Google CEO Eric Schmidt has told reporters in Abu Dhabi that he expects some resolution soon in his company’s ongoing row with China's government.
"I'm going to use the word 'soon', which I will not define otherwise," Reuters quoted Schmidt as telling reporters on March 10. Meanwhile, Bloomberg News cited a Google spokesperson as saying the company expected to resolve the dispute in weeks, but didn't specify what form the resolution would take.
The Associated press reported on March 10 that Schmidt’s comments in the United Arab Emirates came soon after a Chinese official reportedly dismissed reports that talks between China and Google were even underway. AP also reported that Schmidt told reporters that Google's dispute with China wasn't prompted by the U.S. government.
Google announced in January that it was no longer willing to go along with the Chinese government and censor Google.cn, a version of Google for China. The announcement, a post on the company’s blog, said the company had detected “a highly sophisticated and targeted attack on our corporate infrastructure originating from China that resulted in the theft of intellectual property from Google.”
“These attacks and the surveillance they have uncovered — combined with the attempts over the past year to further limit free speech on the Web — have led us to conclude that we should review the feasibility of our business operations in China,” David Drummond, Google’s senior vice president for corporate development and chief legal officer, said at the time.
Since Drummond's announcement, the dispute has become a matter of foreign relations with Chinese and U.S. officials trading jabs over Internet policy. Meanwhile, Google Deputy General Counsel Nicole Wong told the House Foreign Affairs Committee on March 10 during a hearing focused on the Google/China episode that the company won’t hesitate to reconsider its approach to China if the Internet giant is unable to achieve its goals.
Posted on Mar 11, 2010 at 7:21 PM1 comments
The White House provided a glimpse on March 2 into the Bush administration's secretive, wide-ranging, multi-year, classified government program to bolster computer security. The Obama administration released a summary of the Comprehensive National Cybersecurity Initiative detailing the 12 initiatives of that program, which began during the George W. Bush administration in January 2008.
Some of the information in the summary had already been reported. However, the document does provide additional detail about Einstein 3, the next-generation tool that the government is developing to protect the civilian government domain. According to the summary, the CNCI includes programs to:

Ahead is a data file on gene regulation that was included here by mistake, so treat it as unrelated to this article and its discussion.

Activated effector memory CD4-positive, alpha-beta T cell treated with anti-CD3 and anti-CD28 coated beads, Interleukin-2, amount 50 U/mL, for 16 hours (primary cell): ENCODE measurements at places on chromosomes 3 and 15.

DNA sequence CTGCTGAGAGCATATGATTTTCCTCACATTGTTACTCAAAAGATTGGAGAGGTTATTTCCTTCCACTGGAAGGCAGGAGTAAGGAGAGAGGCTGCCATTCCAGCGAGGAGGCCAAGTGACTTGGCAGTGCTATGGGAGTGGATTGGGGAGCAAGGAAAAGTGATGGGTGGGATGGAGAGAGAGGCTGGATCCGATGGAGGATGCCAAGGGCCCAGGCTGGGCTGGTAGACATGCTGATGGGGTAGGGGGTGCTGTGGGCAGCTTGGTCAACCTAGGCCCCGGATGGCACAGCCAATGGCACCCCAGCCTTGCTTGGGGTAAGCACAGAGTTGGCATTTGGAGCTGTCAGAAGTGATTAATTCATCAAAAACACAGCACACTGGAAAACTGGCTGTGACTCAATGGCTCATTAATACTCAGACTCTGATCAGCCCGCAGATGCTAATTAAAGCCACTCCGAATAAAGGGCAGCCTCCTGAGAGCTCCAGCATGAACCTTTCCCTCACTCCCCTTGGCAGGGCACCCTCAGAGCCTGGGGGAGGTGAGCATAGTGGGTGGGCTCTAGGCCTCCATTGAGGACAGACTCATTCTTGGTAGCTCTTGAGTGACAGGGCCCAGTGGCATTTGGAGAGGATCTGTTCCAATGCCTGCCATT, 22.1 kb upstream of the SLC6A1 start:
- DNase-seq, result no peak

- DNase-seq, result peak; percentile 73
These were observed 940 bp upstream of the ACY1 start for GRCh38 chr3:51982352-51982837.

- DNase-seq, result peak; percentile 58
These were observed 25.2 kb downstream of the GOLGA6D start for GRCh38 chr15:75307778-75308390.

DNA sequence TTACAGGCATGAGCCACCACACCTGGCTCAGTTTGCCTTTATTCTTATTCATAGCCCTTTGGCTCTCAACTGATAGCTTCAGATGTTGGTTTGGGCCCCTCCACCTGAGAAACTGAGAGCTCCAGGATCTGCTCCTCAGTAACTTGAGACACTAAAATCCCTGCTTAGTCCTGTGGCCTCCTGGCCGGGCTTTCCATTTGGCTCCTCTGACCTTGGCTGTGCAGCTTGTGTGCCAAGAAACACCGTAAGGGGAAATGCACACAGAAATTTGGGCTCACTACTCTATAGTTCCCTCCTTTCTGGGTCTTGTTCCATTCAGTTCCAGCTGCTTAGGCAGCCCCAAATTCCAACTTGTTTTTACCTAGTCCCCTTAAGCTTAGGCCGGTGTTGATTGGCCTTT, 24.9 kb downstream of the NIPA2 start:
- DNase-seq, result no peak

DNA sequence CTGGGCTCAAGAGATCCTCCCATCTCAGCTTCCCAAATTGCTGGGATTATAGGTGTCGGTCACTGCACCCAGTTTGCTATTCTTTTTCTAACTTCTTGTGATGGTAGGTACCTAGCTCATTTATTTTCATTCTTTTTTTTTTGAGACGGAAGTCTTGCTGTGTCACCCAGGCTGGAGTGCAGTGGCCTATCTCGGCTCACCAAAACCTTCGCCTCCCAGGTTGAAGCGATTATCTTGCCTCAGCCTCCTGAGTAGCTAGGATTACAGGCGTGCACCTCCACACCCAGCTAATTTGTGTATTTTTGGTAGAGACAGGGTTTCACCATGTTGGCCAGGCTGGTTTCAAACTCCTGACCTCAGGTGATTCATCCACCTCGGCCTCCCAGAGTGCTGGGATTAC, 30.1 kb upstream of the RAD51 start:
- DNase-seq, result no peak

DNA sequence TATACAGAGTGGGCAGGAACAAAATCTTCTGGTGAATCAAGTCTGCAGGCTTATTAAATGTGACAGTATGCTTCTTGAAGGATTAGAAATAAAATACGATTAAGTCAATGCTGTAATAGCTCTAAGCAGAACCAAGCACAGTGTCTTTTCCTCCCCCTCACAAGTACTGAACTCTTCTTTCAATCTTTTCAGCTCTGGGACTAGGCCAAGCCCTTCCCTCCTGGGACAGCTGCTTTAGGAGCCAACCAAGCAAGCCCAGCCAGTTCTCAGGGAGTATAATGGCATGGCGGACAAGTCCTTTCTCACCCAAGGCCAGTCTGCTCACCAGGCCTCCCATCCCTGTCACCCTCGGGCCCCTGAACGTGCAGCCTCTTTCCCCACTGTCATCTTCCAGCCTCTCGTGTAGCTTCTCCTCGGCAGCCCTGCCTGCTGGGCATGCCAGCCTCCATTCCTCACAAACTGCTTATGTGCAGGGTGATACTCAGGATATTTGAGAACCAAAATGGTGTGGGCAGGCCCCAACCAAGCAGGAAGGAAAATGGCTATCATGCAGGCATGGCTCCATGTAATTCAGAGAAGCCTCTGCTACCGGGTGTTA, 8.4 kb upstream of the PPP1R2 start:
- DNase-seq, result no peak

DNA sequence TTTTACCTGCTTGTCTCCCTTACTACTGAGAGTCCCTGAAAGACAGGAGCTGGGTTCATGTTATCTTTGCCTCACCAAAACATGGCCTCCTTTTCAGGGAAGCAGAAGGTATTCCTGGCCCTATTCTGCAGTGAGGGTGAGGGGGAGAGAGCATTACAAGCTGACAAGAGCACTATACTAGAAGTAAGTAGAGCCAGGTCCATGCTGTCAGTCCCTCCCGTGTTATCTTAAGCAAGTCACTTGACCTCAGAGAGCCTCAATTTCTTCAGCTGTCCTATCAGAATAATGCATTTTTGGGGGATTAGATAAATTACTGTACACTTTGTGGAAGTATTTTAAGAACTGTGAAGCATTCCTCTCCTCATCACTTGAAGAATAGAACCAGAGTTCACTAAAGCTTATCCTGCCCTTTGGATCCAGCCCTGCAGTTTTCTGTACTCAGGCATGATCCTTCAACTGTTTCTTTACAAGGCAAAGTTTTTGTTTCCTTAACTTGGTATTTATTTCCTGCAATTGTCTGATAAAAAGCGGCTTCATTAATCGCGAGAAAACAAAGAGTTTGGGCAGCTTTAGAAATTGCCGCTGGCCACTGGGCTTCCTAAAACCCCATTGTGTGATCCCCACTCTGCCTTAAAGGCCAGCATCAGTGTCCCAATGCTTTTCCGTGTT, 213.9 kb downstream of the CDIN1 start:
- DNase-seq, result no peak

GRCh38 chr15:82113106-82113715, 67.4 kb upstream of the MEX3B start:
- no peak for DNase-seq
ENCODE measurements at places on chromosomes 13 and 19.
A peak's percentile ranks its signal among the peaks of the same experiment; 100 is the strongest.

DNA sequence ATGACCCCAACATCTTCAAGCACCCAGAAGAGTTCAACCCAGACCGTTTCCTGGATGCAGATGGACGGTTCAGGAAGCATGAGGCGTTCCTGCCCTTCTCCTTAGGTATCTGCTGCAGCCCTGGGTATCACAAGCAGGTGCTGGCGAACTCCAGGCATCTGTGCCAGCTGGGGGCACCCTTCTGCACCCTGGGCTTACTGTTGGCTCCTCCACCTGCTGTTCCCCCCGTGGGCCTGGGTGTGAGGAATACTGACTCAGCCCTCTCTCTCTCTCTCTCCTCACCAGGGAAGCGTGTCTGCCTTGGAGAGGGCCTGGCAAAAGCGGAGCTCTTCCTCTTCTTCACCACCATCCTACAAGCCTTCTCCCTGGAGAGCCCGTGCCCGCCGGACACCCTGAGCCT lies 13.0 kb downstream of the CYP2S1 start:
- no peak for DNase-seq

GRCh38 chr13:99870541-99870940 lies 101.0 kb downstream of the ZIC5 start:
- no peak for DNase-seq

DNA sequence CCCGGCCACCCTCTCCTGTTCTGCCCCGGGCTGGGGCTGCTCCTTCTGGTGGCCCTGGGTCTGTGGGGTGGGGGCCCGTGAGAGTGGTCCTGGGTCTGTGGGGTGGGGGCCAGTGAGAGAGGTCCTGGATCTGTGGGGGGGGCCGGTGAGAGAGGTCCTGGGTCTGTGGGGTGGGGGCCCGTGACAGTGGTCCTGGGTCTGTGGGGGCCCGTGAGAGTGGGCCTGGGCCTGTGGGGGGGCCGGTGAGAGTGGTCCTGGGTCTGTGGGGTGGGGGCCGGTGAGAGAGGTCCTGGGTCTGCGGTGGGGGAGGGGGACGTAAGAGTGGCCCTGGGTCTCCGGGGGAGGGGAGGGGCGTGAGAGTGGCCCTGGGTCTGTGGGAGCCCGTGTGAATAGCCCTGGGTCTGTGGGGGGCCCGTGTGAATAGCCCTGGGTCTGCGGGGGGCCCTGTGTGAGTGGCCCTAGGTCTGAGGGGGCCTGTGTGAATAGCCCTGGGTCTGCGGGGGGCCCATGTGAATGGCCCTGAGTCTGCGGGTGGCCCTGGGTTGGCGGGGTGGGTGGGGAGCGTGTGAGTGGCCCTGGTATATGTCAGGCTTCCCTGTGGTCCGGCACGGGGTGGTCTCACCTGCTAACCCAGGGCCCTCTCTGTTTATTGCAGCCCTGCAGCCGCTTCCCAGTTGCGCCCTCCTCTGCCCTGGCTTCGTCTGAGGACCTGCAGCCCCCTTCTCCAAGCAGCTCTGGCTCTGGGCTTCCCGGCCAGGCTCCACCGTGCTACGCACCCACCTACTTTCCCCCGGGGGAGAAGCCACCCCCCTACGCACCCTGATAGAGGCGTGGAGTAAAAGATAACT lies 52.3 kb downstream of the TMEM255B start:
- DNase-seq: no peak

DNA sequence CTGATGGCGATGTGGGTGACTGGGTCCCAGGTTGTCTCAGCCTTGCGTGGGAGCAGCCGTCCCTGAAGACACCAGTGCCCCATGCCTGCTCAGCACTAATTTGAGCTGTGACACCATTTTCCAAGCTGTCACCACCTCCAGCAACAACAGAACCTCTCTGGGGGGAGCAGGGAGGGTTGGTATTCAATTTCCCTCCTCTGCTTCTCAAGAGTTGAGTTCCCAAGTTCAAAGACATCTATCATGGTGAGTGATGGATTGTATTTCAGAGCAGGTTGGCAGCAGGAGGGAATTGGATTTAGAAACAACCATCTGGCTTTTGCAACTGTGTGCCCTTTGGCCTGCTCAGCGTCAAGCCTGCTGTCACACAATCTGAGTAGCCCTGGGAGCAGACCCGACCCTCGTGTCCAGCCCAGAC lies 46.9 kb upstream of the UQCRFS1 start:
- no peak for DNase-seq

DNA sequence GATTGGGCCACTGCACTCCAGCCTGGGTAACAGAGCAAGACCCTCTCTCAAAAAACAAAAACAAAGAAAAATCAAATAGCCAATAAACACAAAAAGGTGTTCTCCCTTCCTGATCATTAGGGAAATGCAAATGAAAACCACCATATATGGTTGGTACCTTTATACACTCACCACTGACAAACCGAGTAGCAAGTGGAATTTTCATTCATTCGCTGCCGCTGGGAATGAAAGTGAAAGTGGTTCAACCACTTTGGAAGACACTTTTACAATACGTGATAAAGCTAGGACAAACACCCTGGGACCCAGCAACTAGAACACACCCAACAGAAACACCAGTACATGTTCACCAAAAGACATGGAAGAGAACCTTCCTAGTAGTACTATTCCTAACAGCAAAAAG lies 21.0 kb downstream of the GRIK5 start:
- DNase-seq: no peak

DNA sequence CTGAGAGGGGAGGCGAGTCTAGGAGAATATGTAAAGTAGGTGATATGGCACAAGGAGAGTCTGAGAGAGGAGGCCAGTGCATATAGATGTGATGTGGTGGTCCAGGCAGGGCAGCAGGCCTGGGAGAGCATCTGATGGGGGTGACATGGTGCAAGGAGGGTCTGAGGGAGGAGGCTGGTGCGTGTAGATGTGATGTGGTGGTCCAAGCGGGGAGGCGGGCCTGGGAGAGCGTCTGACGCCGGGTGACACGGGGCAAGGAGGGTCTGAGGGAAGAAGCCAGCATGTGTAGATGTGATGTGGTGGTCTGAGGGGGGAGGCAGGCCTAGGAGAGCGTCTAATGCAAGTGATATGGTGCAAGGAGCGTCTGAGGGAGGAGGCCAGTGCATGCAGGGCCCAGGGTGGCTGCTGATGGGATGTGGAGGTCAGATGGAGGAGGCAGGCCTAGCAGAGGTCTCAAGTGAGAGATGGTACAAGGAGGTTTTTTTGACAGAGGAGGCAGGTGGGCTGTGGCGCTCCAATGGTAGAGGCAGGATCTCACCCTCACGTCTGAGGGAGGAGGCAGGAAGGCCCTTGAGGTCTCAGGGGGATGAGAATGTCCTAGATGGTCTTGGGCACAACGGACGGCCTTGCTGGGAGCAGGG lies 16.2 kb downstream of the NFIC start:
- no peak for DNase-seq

- Manage the federal enterprise network as a single network enterprise with trusted Internet connections.
- Deploy an intrusion detection system of sensors across the federal enterprise. The document details the Homeland Security Department’s deployment of Einstein 2 to inspect Internet traffic entering federal systems for malicious content.
- Pursue the deployment of intrusion prevention systems across the federal enterprise. The document provides details about Einstein 3, which would do real-time full-packet inspection. Einstein 3 would give DHS the capability to send alerts that don’t contain the content of communications to the National Security Agency in order to bolster protection of the civilian government domain. DHS is currently conducting a pilot of Einstein 3’s capabilities based on technology developed by the National Security Agency.
- Develop strategies and structures for coordinating all cyber research and development that’s sponsored or conducted by the government. The initiative would also eliminate redundancies and identify research gaps.
- Connect cyber operations centers across the government to improve situational awareness.
- Put in place a governmentwide cyber counterintelligence plan to detect, deter and mitigate foreign-sponsored cyber intelligence threats to government and private-sector information systems.
- Bolster the security of classified networks.
- Expand cyber education to develop a technology-skilled and cyber-savvy workforce.
- Define and develop so-called leap-ahead technology, strategy and programs that can be put in place in five to 10 years.
- Develop enduring deterrence strategies and programs, articulating roles for private-sector and international partners, and develop appropriate responses for both state and non-state actors.
- Bolster the security of the supply chain by helping agencies better manage and mitigate supply chain risk.
- Define the federal role for cybersecurity in protecting critical infrastructure that’s mostly owned by the private sector.
Posted on Mar 05, 2010 at 7:21 PM0 comments
The Homeland Security Department wants ideas from people outside the department on how to bolster public awareness about cybersecurity.
Homeland Security Secretary Janet Napolitano announced on March 3 a public competition for ideas on how to best engage the public on discussions about computer security, She announced the program, named the National Cybersecurity Awareness Campaign Challenge Competition, at the RSA Conference in San Francisco.
DHS said key areas for the program include:
- Ability to quantify a distribution method and receipt of a message.
- Using Web 2.0 technology.
- A feedback mechanism.
- Privacy protection.
Winners of the competition will be invited to an event in Washington in May or June and will work with DHS to plan a national cybersecurity awareness program to be ready to start in October. Proposals are due April 30.
Posted on Mar 04, 2010 at 7:21 PM0 comments